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(2020) (Mackenzie Davis, Brooklyn Prince) (PG-13)

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Horror: After taking a job as a live-in governess for two orphaned kids, a young woman begins to sense that the massive estate they call home might be haunted.
It's 1994 and Kate (MACKENZIE DAVIS) is a young woman who's decided to take a job as a live-in governess for a 7-year-old girl, Flora (BROOKLYNN PRINCE), whose parents died in a car crash. Arriving at the massive estate, Kate meets Mrs. Grose (BARBARA MARTEN), the housekeeper and cook who's served the ultra-wealthy family for decades.

After meeting and instantly bonding with Flora, Kate is surprised to meet her older brother, Miles (FINN WOLFHARD), who's supposed to be off at boarding school but has now returned home.

Like Flora, he has no friends, what with his only one being estate caretaker Quint (NIALL GREIG FULTON), who died sometime in the past. As Kate gets to know the kids better and learns her way around the sprawling manor, she begins experiencing weird little things that increasingly have supernatural tinges to them.

As that progresses, and vowing to keep her promise to Flora not to leave like others have done in the past, Kate tries to maintain her sanity as the spooky stuff starts to intensify in the home.

OUR TAKE: 4 out of 10
Our reviewing policy for films that aren't shown in advance to critics in most markets (including ours) is that we'll only provide a paragraph or two about the film's artistic merits or, more accurately, lack thereof. After all, life is too short to spend any more effort than that on a movie that even the releasing studio knows isn't any good (which is why they hid it from reviewers before its release).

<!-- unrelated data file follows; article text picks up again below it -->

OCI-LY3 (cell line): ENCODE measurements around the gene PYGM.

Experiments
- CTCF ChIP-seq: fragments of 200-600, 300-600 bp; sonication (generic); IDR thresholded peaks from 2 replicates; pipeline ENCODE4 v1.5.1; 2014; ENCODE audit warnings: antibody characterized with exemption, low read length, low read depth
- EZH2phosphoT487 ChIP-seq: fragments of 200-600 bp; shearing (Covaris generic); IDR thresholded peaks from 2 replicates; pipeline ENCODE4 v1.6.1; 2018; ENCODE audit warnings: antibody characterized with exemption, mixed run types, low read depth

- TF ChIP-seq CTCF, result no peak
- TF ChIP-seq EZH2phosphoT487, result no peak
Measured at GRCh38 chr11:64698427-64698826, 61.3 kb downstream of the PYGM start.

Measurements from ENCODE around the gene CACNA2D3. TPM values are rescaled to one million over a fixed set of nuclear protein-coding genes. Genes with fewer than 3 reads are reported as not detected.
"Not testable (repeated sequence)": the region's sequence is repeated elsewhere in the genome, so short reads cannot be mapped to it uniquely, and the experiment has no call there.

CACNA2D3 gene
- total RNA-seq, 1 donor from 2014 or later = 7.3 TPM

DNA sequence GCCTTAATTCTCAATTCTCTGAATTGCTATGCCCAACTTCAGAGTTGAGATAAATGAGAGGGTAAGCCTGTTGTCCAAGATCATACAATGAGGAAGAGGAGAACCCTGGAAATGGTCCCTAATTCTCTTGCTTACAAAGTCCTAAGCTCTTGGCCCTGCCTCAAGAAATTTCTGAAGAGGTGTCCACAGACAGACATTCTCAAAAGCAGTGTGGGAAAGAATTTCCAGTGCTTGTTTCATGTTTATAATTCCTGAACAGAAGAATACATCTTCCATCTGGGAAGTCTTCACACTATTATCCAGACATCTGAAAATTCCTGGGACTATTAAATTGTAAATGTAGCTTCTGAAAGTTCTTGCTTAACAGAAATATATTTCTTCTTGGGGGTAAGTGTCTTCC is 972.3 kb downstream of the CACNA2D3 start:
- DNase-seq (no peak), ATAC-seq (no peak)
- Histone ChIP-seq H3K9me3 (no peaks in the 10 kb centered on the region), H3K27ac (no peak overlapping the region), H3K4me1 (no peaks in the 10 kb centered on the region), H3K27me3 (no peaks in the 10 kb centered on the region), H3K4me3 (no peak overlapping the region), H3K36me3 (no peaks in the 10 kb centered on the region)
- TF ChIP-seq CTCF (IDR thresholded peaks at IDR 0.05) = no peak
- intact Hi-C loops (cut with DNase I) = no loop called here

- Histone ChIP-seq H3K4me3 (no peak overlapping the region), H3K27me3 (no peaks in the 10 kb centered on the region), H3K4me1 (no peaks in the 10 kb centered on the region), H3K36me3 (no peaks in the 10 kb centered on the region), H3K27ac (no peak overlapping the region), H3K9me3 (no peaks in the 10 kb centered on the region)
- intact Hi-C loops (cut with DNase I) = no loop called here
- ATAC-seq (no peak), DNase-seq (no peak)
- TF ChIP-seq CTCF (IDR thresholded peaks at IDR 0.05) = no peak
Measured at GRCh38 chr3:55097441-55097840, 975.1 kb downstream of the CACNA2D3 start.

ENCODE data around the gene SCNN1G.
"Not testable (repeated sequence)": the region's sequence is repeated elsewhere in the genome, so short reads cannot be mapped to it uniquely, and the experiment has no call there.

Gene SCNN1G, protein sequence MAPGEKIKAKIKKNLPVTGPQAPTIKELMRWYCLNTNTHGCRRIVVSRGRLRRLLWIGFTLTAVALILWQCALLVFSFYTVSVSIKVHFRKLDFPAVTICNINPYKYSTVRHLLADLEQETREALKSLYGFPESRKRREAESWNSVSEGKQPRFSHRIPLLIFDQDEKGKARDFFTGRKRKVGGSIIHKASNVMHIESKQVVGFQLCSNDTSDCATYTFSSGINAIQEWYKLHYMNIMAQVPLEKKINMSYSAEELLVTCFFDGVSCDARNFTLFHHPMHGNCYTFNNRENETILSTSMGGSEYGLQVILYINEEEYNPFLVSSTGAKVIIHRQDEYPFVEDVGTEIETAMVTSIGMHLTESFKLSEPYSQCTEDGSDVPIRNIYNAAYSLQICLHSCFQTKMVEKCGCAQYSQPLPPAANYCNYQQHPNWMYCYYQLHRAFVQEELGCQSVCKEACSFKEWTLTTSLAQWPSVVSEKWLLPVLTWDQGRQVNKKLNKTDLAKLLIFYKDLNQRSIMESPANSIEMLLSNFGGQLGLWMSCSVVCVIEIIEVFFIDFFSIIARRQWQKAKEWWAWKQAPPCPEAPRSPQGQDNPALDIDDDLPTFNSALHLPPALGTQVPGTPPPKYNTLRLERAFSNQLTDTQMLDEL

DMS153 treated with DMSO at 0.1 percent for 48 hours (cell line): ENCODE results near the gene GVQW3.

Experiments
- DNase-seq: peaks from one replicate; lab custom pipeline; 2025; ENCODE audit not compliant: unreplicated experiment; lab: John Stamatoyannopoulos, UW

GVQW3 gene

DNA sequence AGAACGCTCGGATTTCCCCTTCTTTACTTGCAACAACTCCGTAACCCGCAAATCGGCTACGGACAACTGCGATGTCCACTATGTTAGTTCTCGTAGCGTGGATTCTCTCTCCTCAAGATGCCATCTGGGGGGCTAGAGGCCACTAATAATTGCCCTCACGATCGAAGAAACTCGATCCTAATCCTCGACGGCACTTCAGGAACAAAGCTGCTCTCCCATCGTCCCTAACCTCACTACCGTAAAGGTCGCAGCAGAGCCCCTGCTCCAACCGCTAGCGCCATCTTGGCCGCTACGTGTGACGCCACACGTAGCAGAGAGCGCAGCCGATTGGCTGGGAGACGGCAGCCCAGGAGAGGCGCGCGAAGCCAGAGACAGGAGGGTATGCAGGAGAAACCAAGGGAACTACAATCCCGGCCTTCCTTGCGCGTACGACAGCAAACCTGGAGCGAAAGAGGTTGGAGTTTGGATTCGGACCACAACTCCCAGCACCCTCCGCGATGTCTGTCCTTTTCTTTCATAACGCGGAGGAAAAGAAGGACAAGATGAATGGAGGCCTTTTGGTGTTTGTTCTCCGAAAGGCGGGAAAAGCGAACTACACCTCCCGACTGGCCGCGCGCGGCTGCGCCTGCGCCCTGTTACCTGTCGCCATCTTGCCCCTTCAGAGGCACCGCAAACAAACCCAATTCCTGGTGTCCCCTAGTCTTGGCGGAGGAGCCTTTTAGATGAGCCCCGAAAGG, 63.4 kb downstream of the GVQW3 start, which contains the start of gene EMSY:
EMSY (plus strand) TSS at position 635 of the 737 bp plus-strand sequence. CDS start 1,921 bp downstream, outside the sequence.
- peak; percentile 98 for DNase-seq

In this latest adaptation of Henry James' 1898 horror novella "The Turn of the Screw," Mackenzie Davis stars as a young woman who takes a live-in governess job at one of those massive manors architecturally designed -- it would appear -- simply for the casting potential of being a big honking place with plenty of wings, hallways, rooms, staircases and such where spookiness can take place. And it even has an equally large maze out back -- or somewhere, I never quite got my bearings of the exact layout -- but after being introduced it's never used again (presumably to avoid comparison to Jack and Danny's winter wonderland in "The Shining").

Director Floria Sigismondi -- working from a screenplay by Carey Hayes and Chad Hayes -- delivers some decently effective jump scares, and Brooklyn Prince and especially Finn Wolfhard as the kids are creepy enough for the story and setting, but I would have preferred a deeper plunge into such madness as things progressively get bumpier in the night. There's a ghost or two and the usual discovery of past misdeeds that have resulted in the supernatural phenomena. Which is all fine and dandy but without a lick of originality or even just a fun spin on the well-worn material.

But then the flick tries to go all M. Night Shyamalan with a twist ending as the third act concludes to explain everything that's occurred. Alas, it's botched to such a great degree that it's not only ineffective, but it's also likely to confuse many a viewer. Here, all involved try to turn the screw too much, resulting in the horror being stripped and thus not as solid as it could and should have been. "The Turning" rates as a 4 out of 10.

Reviewed January 23, 2020 / Posted January 24, 2020

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